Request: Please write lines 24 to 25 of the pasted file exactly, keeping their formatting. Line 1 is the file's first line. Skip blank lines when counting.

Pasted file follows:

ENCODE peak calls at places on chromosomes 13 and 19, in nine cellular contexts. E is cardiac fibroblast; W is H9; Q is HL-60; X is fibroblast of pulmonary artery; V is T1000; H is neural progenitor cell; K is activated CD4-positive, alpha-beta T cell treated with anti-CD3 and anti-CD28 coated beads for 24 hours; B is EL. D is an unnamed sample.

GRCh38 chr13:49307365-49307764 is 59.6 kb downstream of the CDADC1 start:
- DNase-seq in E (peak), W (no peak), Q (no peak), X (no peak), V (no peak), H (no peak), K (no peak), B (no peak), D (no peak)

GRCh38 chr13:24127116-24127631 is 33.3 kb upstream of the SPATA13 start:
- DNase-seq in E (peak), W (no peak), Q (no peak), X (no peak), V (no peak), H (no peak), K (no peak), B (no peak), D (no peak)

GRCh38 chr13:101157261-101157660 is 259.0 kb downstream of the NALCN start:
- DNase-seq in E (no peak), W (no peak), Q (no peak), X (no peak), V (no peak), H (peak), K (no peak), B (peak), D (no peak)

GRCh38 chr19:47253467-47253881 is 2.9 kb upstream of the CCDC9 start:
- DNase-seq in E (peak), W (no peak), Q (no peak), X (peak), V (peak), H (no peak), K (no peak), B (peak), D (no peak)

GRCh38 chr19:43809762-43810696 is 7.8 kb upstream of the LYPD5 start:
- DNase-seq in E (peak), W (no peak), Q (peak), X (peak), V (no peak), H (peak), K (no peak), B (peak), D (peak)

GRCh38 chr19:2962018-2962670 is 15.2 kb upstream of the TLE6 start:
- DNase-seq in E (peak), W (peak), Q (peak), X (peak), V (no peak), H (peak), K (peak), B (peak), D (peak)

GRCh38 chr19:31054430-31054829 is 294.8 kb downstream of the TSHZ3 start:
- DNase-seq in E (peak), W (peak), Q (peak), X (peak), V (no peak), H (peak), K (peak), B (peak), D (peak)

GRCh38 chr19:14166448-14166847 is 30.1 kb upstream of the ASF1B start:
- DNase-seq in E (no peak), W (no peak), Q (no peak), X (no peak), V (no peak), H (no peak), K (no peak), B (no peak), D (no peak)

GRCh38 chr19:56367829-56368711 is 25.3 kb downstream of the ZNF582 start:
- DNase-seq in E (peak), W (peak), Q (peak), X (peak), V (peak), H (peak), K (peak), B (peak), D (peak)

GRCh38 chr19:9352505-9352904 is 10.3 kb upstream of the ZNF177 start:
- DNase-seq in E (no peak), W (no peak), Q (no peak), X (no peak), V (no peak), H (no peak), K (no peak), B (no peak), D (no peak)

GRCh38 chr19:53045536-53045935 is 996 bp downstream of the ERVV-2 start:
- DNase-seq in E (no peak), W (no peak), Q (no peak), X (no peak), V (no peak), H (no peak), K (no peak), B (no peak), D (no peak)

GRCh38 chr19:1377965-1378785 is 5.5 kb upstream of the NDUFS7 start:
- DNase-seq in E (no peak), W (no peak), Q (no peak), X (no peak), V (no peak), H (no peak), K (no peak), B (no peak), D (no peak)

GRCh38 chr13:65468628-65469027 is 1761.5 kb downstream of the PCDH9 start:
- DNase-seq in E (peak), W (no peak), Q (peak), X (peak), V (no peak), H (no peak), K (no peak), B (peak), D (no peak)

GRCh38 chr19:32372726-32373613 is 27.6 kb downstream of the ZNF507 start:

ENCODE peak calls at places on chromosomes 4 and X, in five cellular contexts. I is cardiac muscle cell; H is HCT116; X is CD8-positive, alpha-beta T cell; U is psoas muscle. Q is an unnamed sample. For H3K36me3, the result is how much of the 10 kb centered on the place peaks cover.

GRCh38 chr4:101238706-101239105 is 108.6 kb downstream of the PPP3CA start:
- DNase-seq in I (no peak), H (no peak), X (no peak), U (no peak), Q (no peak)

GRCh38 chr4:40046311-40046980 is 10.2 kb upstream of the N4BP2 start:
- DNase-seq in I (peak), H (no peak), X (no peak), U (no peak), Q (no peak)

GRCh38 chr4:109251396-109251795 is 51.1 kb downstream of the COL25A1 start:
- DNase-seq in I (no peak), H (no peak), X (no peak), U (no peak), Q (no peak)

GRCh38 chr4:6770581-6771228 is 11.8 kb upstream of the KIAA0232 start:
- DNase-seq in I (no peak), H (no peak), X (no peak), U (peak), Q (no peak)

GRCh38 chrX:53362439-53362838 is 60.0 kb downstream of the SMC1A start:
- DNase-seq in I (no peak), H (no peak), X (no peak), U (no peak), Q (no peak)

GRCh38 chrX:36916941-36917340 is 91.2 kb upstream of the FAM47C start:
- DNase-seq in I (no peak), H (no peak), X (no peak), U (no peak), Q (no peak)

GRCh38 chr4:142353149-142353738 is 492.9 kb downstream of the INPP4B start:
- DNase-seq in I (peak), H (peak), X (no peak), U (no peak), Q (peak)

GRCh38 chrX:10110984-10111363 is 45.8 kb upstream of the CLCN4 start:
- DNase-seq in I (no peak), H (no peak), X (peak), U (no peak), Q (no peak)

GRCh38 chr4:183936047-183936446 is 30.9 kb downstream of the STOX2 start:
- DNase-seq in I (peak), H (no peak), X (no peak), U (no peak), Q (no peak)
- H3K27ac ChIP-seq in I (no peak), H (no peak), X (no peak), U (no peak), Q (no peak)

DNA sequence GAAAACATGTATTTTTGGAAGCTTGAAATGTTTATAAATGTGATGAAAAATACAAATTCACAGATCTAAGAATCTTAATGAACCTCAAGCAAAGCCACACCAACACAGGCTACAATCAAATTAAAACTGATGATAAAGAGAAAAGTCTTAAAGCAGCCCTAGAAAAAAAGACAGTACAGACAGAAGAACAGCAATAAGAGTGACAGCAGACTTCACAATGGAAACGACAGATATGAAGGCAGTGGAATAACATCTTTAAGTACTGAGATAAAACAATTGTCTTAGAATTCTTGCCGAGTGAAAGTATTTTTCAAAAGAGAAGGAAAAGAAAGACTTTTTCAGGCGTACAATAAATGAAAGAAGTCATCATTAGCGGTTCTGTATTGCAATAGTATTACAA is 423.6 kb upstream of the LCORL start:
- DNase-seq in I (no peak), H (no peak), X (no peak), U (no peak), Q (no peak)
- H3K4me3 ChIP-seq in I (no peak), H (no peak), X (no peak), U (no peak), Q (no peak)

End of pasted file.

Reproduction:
GRCh38 chr19:1377965-1378785 is 5.5 kb upstream of the NDUFS7 start:
- DNase-seq in E (no peak), W (no peak), Q (no peak), X (no peak), V (no peak), H (no peak), K (no peak), B (no peak), D (no peak)